By Leonard Pitts Jr
Maybe somebody spiked his Jell-O.
I bet the audience seriously considered the idea when Bill Cosby performed recently in Washington at a commemoration of Brown v. Board of Education.
According to the Washington Post, Cosby’s routine ridiculed “lower economic people” in the black community for their values, their mannerisms, their dysfunctions. He described them as “knuckleheads,” complained that they’ll buy $500 sneakers — “and won’t spend $200 for ‘Hooked on Phonics.’ … They can’t speak English. I can’t even talk the way these people talk: ‘Why you ain’t?’ ‘Where you is?’”
There was more, but you get the gist.
The Post reports that Cosby’s rant elicited “astonishment, laughter and applause.” A “stone-faced” Howard University President H. Patrick Swygert went on stage afterward and pointedly reminded the crowd that many of the black community’s problems are not self-inflicted.
Which is true. It’s also beside the point.
Have you ever wondered why it’s almost impossible for blacks and whites to discuss race honestly? This episode is an answer in microcosm.
Blacks seldom publicly concede that some of the dysfunction suffered by the black underclass is self-inflicted for fear of giving aid and comfort to bigotry. So when analyzing racial progress or the lack thereof, black folk tend to emphasize racism.
Whites, on the other hand, are often loathe to concede that racism remains the great ball and chain of black life for fear the admission will besmirch their benign self-image or be used to make them feel guilty. So they tend to emphasize dysfunction instead.
Blacks and whites have a way of talking past each other.
The fact is, Cosby said nothing about black underachievement that black people have not said before. His mistake, if you want to call it that, was in speaking publicly. Because publicly, we — black and white — prefer to stick to the script that makes it easiest on us, demands the least from us.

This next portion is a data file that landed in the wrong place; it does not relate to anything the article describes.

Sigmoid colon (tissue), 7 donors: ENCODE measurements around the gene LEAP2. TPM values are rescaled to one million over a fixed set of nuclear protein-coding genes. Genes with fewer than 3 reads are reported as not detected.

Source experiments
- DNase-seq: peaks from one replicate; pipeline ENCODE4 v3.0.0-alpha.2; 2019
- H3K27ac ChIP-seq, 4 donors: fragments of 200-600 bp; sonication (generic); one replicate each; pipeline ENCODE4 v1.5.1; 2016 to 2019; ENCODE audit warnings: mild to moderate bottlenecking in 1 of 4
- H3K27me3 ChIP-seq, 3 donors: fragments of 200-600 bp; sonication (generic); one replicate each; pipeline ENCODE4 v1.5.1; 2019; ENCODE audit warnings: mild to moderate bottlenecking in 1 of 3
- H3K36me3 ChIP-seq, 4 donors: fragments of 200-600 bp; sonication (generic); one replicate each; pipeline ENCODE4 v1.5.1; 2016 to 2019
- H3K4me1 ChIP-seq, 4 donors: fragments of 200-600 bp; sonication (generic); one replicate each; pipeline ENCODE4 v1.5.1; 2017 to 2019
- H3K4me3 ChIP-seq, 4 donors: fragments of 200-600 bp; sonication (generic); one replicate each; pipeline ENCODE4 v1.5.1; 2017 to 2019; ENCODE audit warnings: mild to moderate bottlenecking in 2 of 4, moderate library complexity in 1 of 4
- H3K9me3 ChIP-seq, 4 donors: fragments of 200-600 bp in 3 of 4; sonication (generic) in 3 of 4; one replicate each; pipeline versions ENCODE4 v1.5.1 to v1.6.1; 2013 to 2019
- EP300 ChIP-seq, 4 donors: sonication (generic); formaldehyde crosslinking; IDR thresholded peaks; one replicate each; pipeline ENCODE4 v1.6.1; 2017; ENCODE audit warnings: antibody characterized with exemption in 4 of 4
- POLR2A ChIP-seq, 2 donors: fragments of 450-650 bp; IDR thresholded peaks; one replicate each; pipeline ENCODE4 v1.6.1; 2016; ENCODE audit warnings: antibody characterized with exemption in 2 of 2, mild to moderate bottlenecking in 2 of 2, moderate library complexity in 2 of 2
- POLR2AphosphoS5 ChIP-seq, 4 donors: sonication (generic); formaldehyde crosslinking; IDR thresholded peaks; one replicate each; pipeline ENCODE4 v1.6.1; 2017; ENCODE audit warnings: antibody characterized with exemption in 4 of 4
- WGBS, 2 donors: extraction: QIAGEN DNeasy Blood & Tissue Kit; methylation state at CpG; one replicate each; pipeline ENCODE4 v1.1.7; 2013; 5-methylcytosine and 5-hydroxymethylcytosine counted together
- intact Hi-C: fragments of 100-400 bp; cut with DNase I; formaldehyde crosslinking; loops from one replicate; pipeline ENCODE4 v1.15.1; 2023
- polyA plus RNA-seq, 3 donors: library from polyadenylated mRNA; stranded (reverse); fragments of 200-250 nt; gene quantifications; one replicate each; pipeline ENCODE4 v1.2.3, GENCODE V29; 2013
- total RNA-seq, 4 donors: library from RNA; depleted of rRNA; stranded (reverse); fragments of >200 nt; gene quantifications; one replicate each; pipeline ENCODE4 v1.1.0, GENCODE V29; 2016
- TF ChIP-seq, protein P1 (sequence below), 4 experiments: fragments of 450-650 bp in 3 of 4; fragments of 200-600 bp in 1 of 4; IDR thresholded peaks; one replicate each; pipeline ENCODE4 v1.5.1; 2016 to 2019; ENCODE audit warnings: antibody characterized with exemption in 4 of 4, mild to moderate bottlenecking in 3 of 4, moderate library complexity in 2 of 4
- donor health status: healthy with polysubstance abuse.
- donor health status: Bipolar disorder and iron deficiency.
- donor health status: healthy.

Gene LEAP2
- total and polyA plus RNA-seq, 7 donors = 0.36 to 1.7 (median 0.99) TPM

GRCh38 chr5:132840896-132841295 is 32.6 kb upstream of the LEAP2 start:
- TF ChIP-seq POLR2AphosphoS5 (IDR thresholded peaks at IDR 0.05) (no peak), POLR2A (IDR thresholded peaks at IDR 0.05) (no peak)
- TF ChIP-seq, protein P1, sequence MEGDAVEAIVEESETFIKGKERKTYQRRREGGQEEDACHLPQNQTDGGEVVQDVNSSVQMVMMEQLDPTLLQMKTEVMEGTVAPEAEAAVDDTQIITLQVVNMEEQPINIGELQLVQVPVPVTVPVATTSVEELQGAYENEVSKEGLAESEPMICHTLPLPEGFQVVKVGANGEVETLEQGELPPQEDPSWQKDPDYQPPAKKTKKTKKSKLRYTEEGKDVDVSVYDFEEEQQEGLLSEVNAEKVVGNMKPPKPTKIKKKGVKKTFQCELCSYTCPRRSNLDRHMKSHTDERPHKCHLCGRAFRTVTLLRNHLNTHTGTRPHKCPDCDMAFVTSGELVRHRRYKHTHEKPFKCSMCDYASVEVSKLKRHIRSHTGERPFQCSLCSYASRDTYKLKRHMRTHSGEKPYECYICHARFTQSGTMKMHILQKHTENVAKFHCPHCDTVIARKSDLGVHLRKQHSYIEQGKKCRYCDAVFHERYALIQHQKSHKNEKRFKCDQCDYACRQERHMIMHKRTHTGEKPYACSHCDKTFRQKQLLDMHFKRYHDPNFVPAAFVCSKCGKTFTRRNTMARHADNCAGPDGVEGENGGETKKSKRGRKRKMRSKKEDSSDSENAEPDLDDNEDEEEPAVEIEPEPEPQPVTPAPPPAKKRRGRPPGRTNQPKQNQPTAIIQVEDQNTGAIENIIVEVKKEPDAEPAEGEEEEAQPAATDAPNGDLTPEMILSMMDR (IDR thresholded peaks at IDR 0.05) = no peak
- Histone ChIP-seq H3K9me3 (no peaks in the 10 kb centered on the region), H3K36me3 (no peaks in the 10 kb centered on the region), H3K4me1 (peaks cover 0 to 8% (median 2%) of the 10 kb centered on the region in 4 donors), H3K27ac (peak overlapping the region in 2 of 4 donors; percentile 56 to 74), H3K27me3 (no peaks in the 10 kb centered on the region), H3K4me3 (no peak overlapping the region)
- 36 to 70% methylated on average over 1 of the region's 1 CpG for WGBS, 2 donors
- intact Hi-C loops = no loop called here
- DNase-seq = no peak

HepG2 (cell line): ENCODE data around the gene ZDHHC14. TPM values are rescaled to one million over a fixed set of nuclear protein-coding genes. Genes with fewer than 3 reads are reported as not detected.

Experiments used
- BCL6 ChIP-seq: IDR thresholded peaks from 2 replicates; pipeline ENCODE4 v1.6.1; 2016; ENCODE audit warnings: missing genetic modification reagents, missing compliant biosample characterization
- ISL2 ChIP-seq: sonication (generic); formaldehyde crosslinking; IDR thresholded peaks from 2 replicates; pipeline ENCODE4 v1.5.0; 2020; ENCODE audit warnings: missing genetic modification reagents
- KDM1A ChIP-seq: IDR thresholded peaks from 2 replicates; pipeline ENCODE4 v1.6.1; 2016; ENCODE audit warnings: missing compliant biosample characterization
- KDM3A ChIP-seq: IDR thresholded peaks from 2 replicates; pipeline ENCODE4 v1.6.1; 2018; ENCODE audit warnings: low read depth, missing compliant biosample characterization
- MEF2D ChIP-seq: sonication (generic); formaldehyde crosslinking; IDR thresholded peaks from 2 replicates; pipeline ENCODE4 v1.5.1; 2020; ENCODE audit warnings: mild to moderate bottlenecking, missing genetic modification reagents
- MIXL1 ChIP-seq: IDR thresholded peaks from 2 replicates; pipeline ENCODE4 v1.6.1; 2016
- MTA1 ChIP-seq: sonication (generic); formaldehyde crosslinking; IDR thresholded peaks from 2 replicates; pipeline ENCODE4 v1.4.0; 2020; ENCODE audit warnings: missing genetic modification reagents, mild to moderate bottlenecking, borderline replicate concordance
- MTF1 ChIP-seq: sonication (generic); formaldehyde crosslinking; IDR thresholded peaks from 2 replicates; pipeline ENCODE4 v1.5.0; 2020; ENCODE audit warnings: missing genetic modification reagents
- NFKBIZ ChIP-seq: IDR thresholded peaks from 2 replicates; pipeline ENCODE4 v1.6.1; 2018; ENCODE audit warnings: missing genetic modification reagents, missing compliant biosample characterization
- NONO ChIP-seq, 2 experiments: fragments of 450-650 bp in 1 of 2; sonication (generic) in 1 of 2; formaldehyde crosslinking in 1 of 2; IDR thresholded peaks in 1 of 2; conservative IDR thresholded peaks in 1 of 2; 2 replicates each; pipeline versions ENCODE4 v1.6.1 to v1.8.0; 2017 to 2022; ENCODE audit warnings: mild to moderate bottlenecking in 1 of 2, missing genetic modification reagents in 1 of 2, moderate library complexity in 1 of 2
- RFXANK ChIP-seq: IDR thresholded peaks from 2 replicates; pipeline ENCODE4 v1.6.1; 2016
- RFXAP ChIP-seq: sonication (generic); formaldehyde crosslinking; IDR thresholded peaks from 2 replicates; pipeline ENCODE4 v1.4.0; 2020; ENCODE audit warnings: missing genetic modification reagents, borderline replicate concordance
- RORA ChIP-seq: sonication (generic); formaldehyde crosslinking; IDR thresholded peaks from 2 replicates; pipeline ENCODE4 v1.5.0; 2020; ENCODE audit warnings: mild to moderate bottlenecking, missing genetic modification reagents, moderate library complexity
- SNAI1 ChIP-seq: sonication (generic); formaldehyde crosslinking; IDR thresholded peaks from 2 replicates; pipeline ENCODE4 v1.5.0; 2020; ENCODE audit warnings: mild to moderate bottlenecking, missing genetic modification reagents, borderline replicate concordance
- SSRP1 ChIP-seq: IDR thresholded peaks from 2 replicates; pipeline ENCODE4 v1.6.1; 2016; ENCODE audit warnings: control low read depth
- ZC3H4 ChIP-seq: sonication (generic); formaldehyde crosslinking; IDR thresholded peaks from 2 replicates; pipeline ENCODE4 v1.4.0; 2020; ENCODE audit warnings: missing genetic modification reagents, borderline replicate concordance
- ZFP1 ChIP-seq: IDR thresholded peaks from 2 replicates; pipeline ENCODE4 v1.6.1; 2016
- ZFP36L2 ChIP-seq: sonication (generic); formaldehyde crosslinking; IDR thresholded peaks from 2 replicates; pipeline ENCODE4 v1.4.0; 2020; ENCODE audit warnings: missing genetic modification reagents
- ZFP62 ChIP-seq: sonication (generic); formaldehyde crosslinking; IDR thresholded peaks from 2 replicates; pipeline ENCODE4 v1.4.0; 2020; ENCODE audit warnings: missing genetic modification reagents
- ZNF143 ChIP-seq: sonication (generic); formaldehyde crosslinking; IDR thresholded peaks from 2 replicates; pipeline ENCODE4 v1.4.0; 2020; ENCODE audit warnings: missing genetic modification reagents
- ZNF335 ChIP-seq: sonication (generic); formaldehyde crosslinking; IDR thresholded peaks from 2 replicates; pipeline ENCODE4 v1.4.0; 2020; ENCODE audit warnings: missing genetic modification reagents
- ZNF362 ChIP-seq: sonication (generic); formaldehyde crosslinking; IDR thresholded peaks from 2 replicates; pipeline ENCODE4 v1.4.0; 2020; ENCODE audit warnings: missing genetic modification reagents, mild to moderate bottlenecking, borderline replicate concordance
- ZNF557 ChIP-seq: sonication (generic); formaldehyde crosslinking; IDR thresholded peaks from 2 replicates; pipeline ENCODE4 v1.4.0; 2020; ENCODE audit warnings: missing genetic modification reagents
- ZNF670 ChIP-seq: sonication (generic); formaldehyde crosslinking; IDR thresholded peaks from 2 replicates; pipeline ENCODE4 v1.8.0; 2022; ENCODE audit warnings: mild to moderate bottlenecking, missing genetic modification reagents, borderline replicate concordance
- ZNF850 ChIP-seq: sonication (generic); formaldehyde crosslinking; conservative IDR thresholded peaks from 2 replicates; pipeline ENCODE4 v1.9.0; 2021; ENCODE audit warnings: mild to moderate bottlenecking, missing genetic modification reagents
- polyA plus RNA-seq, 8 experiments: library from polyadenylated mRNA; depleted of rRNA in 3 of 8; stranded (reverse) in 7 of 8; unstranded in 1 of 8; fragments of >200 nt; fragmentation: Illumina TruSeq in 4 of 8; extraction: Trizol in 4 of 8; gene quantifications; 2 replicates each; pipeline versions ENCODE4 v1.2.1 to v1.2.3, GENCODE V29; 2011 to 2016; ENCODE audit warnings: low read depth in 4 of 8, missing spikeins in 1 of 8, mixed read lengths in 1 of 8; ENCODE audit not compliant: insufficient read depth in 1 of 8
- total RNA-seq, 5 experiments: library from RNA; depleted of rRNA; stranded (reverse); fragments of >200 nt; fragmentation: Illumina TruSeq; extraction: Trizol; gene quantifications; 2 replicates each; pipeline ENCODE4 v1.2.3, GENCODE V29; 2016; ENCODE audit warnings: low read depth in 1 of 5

So let me say something here for the record.
Much as some white folk pretend otherwise, racism did not vanish one fine day long ago. It lives, here, now, still. And it is, by definition, not something black people can cure through self-improvement. Racism doesn’t care how educated, wealthy or decent you are. It will still call you ignorant, deny you a loan and throw you in jail. It will still give white people unearned advantages on the basis of their whiteness.
And yet, this also is true: For all the woe it brings, racism is not the proximate source of all the ills that beset the black underclass. We do not need white people’s approval or even their involvement to correct much of what ails us — to require that our children spend less time with BET and more with BOOK, to reconnect our fathers with their families, to abandon the misbegotten mindset that equates ignorance and thuggery with authentic blackness.
Poverty and miseducation are a Petri dish for dysfunction no matter what color you are. If you don’t believe that, go hang around a neighborhood full of poor and miseducated white people sometime.
So we ought to be able to raise these issues without it being seen as a sop to bigotry. In pitting racism against self-inflicted dysfunction, we embrace a false dichotomy. These are not contradictory truths, but the indispensable halves of a complex whole.
Yes, Cosby’s comments were stereotypical, maybe downright mean. But for all that, his routine also reflected a willingness, rare in black people and white ones, to confront the obvious and raise issues that require more of us than the ability to feel put upon.
Maybe somebody did spike his Jell-O. Maybe they should spike ours, too.